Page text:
By the CNN Wire Staff
CAIRO (CNN) — Protests over an offensive anti-Muslim film bled into a third day Thursday near the U.S. Embassy in Cairo.
Demonstrators threw rocks and Molotov cocktails as police tried to disperse them by firing tear gas canisters from police vehicles as they drove through Tahrir Square, near the embassy.
At least 13 protesters and six police officers were injured, Egyptian government officials said Thursday.
The clashes came amid heightened tensions at U.S. diplomatic missions in the region following Tuesday’s attack on the U.S. Consulate in Benghazi, Libya, that left Ambassador Chris Stevens and three other consular officials dead.
That same day, the 11th anniversary of the 9/11 terrorist attacks, several men scaled the walls of the U.S. Embassy in Cairo and tore down its U.S. flag.
The protests follow the online release of a film produced in the United States that denigrates Prophet Mohammed.
About 500 people, many chanting anti-American slogans, demonstrated Wednesday in Cairo against the film. The protest continued into Thursday.
The protest turned violent as demonstrators threw rocks and pushed through barbed wire fencing outside the embassy, according to Alla Mahmoud, a spokesman for the Egyptian Interior Ministry. Two police trucks and a car were set afire.
“Forces were able to push them down toward Tahrir Square farther from embassy street,” Mahmoud said, adding that some arrests had been made.
By early Thursday, protesters had been pushed 100 yards from the embassy, said journalist Ian Lee in Cairo.
Earlier, Egypt’s president spoke in the “strongest terms” about Tuesday’s incident at the Cairo embassy — but not against the attack.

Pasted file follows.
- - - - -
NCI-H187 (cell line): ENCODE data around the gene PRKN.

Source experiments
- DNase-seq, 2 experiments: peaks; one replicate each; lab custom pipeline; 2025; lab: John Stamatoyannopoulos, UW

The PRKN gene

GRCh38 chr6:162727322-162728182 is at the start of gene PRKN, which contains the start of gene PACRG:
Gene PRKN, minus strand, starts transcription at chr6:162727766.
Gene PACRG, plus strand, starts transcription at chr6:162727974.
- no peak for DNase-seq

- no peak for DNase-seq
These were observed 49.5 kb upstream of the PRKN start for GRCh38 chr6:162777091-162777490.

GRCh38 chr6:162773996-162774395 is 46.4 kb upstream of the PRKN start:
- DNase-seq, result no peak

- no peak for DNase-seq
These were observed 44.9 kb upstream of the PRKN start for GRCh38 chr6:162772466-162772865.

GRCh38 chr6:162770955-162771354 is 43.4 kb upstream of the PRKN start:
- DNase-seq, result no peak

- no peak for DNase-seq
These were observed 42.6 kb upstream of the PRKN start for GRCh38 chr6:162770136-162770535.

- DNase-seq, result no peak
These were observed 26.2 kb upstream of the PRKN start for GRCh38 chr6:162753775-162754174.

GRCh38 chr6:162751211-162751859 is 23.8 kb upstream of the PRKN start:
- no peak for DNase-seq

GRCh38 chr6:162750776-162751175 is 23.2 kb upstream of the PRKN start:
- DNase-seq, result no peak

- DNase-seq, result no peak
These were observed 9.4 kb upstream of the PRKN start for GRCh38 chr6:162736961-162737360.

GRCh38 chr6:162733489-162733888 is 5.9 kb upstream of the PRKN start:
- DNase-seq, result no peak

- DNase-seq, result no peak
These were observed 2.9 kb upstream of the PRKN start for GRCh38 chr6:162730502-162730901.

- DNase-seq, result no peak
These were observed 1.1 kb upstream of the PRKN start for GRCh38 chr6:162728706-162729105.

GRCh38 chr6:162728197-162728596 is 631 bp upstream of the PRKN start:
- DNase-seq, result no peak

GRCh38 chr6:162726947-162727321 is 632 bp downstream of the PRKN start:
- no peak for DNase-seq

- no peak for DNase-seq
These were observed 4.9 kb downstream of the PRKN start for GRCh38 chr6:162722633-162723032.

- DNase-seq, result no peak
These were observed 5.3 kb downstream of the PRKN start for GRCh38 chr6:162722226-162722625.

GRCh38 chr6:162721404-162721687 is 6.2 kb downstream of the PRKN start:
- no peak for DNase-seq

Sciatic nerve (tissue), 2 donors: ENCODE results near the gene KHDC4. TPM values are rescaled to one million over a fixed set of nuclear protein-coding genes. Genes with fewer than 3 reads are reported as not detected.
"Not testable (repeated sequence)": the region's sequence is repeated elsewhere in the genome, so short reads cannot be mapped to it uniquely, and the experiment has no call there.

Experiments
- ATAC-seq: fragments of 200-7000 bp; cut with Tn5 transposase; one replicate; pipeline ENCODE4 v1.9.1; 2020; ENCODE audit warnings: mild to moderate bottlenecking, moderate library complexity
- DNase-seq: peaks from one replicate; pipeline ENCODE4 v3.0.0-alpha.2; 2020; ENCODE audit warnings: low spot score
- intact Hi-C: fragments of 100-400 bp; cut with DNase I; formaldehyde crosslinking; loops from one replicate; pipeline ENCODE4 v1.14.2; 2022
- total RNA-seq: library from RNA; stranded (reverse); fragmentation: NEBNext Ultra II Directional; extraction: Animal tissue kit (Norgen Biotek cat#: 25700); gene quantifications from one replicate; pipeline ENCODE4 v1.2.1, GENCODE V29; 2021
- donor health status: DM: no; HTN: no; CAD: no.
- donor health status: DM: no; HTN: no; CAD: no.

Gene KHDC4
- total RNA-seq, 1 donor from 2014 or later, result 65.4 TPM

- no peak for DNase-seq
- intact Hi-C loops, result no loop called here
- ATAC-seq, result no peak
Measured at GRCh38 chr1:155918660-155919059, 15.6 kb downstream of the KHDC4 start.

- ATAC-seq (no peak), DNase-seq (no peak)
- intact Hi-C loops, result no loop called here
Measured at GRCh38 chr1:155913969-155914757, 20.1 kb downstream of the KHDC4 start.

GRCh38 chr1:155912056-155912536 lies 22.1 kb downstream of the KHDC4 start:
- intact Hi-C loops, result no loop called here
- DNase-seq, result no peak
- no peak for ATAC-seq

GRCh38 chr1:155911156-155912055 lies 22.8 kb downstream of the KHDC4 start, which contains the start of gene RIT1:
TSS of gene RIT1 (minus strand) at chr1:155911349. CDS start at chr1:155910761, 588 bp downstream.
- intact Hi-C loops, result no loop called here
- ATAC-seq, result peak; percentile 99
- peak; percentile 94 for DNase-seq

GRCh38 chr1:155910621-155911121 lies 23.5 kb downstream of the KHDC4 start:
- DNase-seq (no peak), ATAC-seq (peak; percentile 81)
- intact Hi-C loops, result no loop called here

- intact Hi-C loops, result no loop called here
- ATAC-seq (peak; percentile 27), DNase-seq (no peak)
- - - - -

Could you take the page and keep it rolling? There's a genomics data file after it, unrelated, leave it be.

Tuesday, police and Egyptian army personnel formed defensive lines around the U.S. Embassy to prevent demonstrators from advancing, but not before the protesters placed a black flag atop a ladder in the American compound. Police arrested four protesters.
WhiIe Egypt’s prime minister called Tuesday’s incident “regrettable” and unjustified, its president condemned the anti-Muslim film that incited the protesters.
President Mohamed Morsy made a reference to Egypt’s duty to protect diplomatic missions and its opposition to unlawful protesters, but did not mention those who stormed the embassy.
“The presidency condemns in the strongest terms the attempt of a group to insult the place of the Messenger, the Prophet Mohammed … and condemns the people who have produced this radical work,” the president said in a statement posted on his Facebook page. “The Egyptian people, both Muslims and Christians, refuse such insults on sanctities.”
The statement noted that “the Egyptian government is responsible to protect private and public properties and diplomatic missions in addition to embassy headquarters of various countries” and that “it respects and protects the right of expression and the right to protest peacefully under the law and will firmly oppose any irresponsible attempt to veer off the law.”
The incident comes during a delicate period in the relationship between the United States and Egypt under Morsy, the country’s first leader since the overthrow last year of longtime ruler Hosni Mubarak — a key Western ally.
U.S. President Barack Obama spoke with Morsy on Wednesday “to review the strategic partnership between the United States and Egypt, and our ongoing efforts to strengthen bilateral economic and security cooperation,” the White House said in a statement early Thursday.
During the call, the statement said, Obama told Morsy that “he rejects efforts to denigrate Islam, but underscored that there is never any justification for violence against innocents and acts that endanger American personnel and facilities.”
Morsy “expressed his condolences for the tragic loss of American life in Libya and emphasized that Egypt would honor its obligation to ensure the safety of American personnel,” according to the White House statement.
The Cairo incident was not nearly as bad as the violence in neighboring Libya, where an attack on the U.S. Consulate in Benghazi killed four Americans, including Stevens. A pro-al Qaeda group was to blame for that attack, according to sources tracking militant groups in the region.
In his statement, Morsy called on Egyptian diplomats in Washington “to take legal action against those people who seek to ruin relationships and discussions between people and countries.”
CNN’s Mohamed Fadel Fahmy and Ian Lee in Cairo, Caroline Faraj, Jomana Karadsheh, Matt Smith, Brian Walker, Elise Labott, Paul Cruickshank and Tracy Doueiry contributed to this report
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